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Excerpt from Oral History Interview with Mildred Price Coy, April 26, 1976. Interview G-0020. Southern Oral History Program Collection (#4007) See Entire Interview >>

Coy never fits in at UNC-Chapel Hill

While Coy had felt very connected to her fellow students at the North Carolina College for Women, when she came to Chapel Hill, she felt very isolated and alone because of her gender and her economic situation.

Citing this Excerpt

Oral History Interview with Mildred Price Coy, April 26, 1976. Interview G-0020. Southern Oral History Program Collection (#4007) in the Southern Oral History Program Collection, Southern Historical Collection, Wilson Library, University of North Carolina at Chapel Hill.

Full Text of the Excerpt

MARY FREDERICKSON Then your last year you went to Chapel Hill. Why did you transfer?
My father had died, and my mother moved to Chapel Hill. And my younger brother and Mary went to school there, and Teeny, and so that's the reason I left. Brans stayed on in Greensboro and finished, because she didn't have as good a background in various subjects they wanted at Chapel Hill, so they wouldn't let her in at Chapel Hill. So she went back to the Women's College and finished. MARY FREDERICKSON So you lived with your mother in Chapel Hill?
Yes, she had a house there, and she took in some of the students for roomers. MARY FREDERICKSON Do you remember the way she felt about making the move, moving off the farm and coming to Chapel Hill? Was it a really difficult time for her?
She was anxious to do anything to get something to eat. And I remember as we drove off in the old Ford—she and my brother Enoch and I, and maybe Wright was with us—she cried when she looked back. I didn't cry, but she did when she looked back at the house where she'd lived. But she made the best of it. She was glad to leave the farm. MARY FREDERICKSON Had you gone home very much during the years you were at Greensboro?
We didn't go home very much. It wasn't very far, but we didn't go home much. We had to spend the summer there. MARY FREDERICKSON When you came to Chapel Hill to school, you said it was sort of difficult after having been at the Women's College. How were women regarded at Chapel Hill then?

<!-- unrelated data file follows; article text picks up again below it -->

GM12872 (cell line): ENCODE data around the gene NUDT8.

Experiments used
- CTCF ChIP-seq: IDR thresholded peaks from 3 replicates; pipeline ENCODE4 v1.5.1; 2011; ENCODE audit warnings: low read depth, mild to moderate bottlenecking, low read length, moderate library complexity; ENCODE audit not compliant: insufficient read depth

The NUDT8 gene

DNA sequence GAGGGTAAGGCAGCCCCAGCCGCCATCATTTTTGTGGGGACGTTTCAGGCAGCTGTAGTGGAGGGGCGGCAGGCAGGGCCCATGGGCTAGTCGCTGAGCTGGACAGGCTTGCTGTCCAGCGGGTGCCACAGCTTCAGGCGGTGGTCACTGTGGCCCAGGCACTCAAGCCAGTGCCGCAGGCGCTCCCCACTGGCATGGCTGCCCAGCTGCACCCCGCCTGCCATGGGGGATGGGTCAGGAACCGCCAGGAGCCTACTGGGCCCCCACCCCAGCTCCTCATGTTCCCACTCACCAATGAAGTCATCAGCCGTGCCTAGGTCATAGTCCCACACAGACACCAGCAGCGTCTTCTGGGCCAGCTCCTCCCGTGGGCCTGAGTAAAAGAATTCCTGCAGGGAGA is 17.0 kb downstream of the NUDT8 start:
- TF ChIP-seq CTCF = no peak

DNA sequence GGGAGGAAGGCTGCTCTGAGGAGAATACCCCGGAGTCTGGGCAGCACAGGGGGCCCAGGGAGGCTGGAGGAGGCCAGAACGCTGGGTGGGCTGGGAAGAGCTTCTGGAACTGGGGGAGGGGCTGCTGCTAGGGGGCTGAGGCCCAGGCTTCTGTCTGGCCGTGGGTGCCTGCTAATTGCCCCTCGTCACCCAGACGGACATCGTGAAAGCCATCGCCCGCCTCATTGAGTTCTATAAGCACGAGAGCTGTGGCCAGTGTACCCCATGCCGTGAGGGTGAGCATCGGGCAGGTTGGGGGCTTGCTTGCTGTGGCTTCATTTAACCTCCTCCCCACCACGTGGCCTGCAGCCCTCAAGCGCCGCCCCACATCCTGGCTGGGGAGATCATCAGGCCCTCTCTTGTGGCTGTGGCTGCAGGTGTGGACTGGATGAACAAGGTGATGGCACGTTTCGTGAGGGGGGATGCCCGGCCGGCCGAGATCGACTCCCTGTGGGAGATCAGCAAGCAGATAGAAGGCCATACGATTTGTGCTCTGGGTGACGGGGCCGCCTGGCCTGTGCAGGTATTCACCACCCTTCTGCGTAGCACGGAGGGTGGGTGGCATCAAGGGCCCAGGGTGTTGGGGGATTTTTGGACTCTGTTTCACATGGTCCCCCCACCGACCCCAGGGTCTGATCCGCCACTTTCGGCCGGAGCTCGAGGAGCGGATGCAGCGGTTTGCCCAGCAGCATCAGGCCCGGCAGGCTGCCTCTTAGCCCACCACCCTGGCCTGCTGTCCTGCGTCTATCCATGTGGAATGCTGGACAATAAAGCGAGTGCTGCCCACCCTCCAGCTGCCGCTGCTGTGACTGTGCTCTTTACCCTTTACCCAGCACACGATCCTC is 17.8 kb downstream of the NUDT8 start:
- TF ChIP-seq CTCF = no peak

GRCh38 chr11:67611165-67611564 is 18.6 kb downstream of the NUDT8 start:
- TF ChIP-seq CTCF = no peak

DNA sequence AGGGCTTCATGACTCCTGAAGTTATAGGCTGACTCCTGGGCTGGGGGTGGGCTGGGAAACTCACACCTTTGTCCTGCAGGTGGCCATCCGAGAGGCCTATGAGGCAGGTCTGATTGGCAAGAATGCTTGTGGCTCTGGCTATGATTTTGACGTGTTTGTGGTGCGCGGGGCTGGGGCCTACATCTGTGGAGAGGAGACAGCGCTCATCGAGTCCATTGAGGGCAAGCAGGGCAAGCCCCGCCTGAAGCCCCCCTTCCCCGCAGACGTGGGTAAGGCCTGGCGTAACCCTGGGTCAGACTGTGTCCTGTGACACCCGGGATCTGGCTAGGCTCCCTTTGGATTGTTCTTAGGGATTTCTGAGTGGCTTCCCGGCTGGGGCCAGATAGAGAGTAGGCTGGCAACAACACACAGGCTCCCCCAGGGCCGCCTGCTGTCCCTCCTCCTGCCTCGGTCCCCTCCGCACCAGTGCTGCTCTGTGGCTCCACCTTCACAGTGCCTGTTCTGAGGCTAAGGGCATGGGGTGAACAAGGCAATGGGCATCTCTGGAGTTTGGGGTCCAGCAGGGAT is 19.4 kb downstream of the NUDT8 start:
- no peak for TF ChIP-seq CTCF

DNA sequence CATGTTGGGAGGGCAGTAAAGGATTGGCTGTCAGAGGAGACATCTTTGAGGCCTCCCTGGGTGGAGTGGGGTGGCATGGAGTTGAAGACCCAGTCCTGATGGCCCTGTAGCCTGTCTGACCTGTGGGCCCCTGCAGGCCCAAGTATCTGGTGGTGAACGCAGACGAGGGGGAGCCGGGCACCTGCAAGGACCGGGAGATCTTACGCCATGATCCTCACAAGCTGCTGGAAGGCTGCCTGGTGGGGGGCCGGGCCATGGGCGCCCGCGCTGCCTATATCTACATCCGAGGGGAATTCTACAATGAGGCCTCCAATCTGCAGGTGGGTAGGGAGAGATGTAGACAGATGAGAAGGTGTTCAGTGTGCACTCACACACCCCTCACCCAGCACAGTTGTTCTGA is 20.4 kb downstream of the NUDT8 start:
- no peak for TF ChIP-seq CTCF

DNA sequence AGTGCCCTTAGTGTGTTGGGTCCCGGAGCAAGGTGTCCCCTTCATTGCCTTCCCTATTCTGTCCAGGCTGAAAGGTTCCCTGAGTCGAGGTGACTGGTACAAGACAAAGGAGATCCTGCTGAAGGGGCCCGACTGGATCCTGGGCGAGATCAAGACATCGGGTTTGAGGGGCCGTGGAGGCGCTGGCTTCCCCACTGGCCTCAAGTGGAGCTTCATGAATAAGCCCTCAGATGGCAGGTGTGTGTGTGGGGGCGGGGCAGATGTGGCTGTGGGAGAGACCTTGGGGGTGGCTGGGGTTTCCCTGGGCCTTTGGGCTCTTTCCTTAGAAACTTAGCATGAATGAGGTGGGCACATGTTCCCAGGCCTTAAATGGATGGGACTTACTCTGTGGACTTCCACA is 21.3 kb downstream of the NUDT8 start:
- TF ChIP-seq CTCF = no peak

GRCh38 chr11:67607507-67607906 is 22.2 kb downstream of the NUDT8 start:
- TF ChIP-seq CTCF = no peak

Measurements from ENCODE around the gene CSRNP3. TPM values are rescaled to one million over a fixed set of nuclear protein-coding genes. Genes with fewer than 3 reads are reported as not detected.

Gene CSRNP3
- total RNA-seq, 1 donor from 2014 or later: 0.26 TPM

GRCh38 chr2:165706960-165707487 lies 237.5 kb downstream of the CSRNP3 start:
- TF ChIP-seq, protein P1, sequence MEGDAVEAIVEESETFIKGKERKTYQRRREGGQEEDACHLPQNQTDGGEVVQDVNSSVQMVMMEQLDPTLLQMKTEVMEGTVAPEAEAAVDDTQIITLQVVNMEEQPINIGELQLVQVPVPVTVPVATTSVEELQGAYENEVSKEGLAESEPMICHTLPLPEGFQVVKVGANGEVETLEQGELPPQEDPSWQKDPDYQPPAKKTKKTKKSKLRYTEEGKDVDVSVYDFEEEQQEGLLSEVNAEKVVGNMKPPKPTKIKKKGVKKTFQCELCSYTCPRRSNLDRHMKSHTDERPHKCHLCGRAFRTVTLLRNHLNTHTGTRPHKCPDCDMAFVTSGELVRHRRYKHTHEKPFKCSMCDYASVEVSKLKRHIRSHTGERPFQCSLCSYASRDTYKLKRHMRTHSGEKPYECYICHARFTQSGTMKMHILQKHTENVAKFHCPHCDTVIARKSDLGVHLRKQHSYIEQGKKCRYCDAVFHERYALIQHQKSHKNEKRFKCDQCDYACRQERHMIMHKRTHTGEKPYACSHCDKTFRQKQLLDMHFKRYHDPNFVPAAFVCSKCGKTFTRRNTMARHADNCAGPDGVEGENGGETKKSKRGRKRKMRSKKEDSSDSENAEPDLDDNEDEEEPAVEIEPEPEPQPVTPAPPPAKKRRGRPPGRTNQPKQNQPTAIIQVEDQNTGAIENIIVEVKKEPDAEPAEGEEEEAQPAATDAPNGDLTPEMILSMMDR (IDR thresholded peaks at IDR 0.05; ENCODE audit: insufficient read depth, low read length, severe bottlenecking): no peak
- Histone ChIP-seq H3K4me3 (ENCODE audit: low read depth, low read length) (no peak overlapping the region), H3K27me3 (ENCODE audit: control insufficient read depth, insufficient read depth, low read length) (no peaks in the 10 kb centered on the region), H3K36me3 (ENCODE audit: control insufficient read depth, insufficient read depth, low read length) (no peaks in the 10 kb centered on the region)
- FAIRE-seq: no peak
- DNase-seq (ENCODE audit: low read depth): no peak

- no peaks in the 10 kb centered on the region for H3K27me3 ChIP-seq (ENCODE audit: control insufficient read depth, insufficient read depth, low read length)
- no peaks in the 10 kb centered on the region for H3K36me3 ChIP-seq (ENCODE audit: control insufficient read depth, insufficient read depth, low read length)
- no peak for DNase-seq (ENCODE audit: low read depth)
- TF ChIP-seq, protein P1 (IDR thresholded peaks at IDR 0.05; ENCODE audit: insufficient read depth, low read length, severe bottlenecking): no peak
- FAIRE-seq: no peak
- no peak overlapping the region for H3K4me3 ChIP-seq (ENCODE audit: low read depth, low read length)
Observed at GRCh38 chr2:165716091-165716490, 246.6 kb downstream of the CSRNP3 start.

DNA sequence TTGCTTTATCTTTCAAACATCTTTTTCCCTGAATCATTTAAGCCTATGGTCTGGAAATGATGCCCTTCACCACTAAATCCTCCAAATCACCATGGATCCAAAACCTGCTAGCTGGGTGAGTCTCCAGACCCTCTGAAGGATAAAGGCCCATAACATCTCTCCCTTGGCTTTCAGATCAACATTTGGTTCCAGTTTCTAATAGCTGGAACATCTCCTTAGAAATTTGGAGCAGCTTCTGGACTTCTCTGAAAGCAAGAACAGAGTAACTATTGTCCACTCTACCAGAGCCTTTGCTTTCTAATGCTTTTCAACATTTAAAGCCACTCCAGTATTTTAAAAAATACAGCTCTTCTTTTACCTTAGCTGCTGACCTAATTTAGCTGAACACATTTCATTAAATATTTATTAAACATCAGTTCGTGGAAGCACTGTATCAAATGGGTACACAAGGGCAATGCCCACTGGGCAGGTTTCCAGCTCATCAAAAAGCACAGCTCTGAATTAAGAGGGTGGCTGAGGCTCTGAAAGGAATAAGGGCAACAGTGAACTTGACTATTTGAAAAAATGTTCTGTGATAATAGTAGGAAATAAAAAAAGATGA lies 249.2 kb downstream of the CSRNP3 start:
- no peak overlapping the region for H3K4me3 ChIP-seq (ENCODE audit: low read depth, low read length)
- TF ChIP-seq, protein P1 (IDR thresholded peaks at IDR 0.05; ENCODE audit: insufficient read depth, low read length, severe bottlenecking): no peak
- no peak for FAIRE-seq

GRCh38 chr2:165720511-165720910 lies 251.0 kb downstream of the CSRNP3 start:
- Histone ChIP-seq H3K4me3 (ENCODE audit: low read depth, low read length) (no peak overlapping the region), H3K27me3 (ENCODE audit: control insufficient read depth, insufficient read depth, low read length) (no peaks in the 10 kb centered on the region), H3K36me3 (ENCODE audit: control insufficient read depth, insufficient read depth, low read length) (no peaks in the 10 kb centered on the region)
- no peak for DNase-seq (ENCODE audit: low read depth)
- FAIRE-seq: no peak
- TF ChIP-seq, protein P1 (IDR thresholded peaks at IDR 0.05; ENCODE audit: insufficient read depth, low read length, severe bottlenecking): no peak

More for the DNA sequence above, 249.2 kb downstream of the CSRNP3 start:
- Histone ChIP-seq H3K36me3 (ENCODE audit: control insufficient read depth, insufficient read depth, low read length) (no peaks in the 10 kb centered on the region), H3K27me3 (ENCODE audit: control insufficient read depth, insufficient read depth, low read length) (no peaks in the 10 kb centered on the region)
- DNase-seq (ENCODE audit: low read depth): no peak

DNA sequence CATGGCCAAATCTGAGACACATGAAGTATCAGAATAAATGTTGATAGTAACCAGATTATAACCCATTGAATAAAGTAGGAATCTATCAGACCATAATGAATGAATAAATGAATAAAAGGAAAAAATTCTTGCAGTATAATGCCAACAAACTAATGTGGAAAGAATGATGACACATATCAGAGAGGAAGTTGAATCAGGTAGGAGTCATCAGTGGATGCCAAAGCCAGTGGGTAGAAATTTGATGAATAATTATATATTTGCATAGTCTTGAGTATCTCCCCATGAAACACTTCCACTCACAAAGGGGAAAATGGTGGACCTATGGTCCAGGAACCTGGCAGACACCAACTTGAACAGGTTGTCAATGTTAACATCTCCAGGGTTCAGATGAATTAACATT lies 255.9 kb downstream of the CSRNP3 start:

To tell you the truth, I was so innocent of how to get along with men. I had never been with men to that extent. And it looked to me as if all the pills in Chapel Hill liked me, but the ones that were smart and all the girls liked, they didn't pay much attention to me because I was just a country gal. But all these pills. . . . And then the boys we had rooming in the house, they teased me and they told me about these boys. They'd say they were on track, and they always guided their track running "so they'd run by this house just to see you." [Laughter] I remember that. But I didn't have a very good time there. I went to some of the dances and things like that, but I wasn't used to a lot of boys. I didn't have a very good time. And I didn't have any money; And I didn't have decent clothes. I just didn't have anything. My mother had no money, so I had to borrow some just to pay my way in the house and things like that. MARY FREDERICKSON Did you have any girlfriends at Chapel Hill? Were there many women in your classes?
Yes, but I didn't have terribly much to do with them. They all belonged to sororities. I wasn't a member of a sorority. They had a sorority, all the girls. There weren't very many. And I didn't belong to it. They didn't ask me, and I couldn't have belonged to it anyway because it cost money. No, I didn't have any close friends there.